If you've got it, haunt it: Montreal man creates COVID-19-friendly haunted house
Scott Trainor made a haunted house for Halloween despite the COVID-19 pandemic -- and a security company offered to help him keep it safe.
MONTREAL -- A code red and potential fine won’t stop Scott Trainor from having people visit his haunted house on Halloween.
After receiving 300 people at the attraction last week, police officers told Trainor he’d be fined if he opened the haunted house again.
Still, Trainor is determined to make this Halloween memorable.
“Halloween has always been a passion of mine.” he said. “Growing up, we always had a decorated house.”
Trainor made a haunted house for the first time last year. After working on it often over the span of a month and receiving several guests last weekend, he anticipates a large turnout on Halloween.
Trainor plans to take all the precautions necessary to ensure the safety of everyone who visits the haunted house on Halloween, as he did last week -- and police have given him the go-ahead to open if he does so.
“We are enforcing social distancing in line, separated by family groups,” said Trainor. “Hand sanitizer station at the entrance with required use and masks are mandatory.”
Only one family will be allowed to enter the haunted house at a time.
Diligence Security – a company founded this year – has offered its services to Trainor to help ensure public health guidelines are followed.
“We will be questioning everyone before entry about any existing symptoms,” said Tania Derusha, the co-director of Diligence. “We will also be taking the names and phone numbers of everyone so we can do contact-tracing if needed.”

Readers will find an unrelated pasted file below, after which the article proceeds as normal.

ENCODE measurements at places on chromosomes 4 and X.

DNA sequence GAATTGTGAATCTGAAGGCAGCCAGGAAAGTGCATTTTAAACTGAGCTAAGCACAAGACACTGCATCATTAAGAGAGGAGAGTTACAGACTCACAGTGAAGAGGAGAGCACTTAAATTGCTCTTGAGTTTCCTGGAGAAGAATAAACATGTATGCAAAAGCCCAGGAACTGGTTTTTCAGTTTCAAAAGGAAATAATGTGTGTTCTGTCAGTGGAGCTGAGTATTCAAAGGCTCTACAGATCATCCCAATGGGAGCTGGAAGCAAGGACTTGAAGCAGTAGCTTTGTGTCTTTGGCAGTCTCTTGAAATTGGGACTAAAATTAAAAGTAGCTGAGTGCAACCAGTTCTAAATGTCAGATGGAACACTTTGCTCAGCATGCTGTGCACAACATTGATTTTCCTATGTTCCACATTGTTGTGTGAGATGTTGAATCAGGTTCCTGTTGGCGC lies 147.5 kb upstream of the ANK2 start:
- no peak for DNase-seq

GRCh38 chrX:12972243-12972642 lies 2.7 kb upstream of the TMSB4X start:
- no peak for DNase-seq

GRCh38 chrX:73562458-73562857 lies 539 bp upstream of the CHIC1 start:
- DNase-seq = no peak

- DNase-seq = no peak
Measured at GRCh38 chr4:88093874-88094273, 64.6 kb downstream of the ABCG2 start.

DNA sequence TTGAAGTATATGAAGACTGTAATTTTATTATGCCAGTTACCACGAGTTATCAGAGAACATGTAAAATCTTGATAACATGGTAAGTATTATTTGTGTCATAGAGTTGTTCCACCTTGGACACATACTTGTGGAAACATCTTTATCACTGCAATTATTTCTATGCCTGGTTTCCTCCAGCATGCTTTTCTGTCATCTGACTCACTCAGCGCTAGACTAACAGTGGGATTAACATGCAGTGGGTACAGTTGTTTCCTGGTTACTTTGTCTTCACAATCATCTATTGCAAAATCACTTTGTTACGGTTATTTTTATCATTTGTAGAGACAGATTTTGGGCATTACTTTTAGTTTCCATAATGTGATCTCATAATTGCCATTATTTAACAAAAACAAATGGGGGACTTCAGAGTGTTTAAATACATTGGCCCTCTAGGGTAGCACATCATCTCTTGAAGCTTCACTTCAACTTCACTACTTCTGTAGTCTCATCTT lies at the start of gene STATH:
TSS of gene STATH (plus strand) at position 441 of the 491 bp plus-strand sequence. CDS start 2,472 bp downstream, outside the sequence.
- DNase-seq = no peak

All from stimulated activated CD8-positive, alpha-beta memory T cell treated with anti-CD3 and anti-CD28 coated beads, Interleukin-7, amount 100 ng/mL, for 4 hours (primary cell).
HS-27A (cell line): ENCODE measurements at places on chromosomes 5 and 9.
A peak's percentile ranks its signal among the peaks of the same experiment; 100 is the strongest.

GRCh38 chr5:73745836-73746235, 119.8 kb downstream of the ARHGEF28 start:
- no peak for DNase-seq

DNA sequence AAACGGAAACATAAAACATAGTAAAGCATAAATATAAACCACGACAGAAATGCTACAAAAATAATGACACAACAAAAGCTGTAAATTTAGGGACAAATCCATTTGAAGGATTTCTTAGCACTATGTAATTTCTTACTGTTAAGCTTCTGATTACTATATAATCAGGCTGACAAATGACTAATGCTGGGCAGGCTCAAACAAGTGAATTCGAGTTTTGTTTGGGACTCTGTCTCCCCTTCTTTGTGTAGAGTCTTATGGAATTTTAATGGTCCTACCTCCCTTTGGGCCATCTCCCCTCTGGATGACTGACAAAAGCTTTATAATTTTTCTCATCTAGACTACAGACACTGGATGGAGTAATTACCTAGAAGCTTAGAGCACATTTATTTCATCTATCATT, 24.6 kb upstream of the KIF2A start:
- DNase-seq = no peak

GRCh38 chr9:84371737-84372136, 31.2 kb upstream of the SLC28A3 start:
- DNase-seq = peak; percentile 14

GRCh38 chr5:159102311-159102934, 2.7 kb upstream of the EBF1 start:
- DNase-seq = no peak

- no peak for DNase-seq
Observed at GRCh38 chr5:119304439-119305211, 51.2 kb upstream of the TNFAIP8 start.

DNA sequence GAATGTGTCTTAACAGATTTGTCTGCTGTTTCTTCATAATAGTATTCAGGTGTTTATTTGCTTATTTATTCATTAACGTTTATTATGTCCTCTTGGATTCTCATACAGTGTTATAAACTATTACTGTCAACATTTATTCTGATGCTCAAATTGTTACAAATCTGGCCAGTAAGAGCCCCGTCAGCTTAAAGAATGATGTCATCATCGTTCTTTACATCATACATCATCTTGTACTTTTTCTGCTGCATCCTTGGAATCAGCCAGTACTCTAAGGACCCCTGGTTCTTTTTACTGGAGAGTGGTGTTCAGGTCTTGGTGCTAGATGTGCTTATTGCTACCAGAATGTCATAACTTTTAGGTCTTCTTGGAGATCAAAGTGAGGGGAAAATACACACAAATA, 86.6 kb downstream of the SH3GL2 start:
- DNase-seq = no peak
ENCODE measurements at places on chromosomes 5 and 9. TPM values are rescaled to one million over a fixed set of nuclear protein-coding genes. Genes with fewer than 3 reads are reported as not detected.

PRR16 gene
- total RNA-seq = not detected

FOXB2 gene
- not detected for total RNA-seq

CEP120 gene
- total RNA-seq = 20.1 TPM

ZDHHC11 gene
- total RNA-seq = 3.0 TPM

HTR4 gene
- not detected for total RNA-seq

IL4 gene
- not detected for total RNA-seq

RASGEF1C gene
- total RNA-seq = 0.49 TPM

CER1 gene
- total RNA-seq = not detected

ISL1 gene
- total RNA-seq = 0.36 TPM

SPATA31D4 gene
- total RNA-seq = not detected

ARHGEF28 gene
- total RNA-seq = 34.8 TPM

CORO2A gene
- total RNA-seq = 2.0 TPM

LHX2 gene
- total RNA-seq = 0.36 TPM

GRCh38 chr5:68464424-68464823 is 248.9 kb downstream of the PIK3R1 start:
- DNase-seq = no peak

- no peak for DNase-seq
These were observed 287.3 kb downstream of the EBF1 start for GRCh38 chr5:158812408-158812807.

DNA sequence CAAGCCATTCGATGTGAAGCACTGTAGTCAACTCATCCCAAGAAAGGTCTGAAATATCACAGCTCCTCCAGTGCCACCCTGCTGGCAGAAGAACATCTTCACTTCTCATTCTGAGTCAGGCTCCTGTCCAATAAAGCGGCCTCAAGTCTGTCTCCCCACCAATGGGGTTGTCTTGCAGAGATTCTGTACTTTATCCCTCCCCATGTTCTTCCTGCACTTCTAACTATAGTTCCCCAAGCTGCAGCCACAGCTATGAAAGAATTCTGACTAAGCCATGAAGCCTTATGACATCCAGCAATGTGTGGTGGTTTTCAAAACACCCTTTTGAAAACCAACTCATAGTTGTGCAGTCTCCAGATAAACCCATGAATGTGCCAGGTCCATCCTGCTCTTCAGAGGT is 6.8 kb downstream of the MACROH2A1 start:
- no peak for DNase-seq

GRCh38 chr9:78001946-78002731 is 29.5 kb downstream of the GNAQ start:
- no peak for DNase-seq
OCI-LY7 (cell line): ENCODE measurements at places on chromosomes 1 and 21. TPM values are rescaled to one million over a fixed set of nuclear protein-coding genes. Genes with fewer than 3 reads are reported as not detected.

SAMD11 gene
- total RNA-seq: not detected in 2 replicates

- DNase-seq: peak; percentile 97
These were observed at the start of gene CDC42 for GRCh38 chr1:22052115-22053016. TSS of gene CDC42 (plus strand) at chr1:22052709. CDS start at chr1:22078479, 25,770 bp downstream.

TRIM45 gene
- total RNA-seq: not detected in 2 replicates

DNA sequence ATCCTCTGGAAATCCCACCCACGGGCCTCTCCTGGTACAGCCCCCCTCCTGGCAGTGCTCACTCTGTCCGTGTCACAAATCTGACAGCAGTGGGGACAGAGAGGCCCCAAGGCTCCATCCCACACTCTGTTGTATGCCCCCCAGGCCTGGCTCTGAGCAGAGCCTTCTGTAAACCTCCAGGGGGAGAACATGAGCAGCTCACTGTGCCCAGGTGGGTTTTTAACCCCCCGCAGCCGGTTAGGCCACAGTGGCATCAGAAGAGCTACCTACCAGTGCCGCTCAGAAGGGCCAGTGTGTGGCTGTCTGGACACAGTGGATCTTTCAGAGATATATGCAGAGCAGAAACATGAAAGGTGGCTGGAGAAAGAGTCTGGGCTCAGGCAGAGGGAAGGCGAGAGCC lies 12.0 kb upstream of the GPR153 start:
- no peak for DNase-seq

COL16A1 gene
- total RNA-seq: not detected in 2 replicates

Four security guards and two security cars will be provided to Trainor this weekend.
“Mr. Trainor and the police have come to and understanding that if all precautionary measures are implemented and followed, he would not be receiving a fine," Derusha added.
Premier Francois Legault, Health Minister Christian Dube and the director of public health, Dr. Horacio Arruda, announced a few weeks ago that children will be able to trick-or-treat this Halloween, but that precautionary measures need to be respected.
“Under no circumstances should children enter houses,” said Legault, adding that candy should be handed out from at least two metres away for children to safely collect.
Arruda also elaborated on the decision to let children trick-or-treat.
“The risks associated with Halloween are considered low, due to the fact that children run outside, and, for a relatively short period of one to three hours,” he said.
Legault and Dube both said they hope people respect public health measures to have a safe and fun Halloween.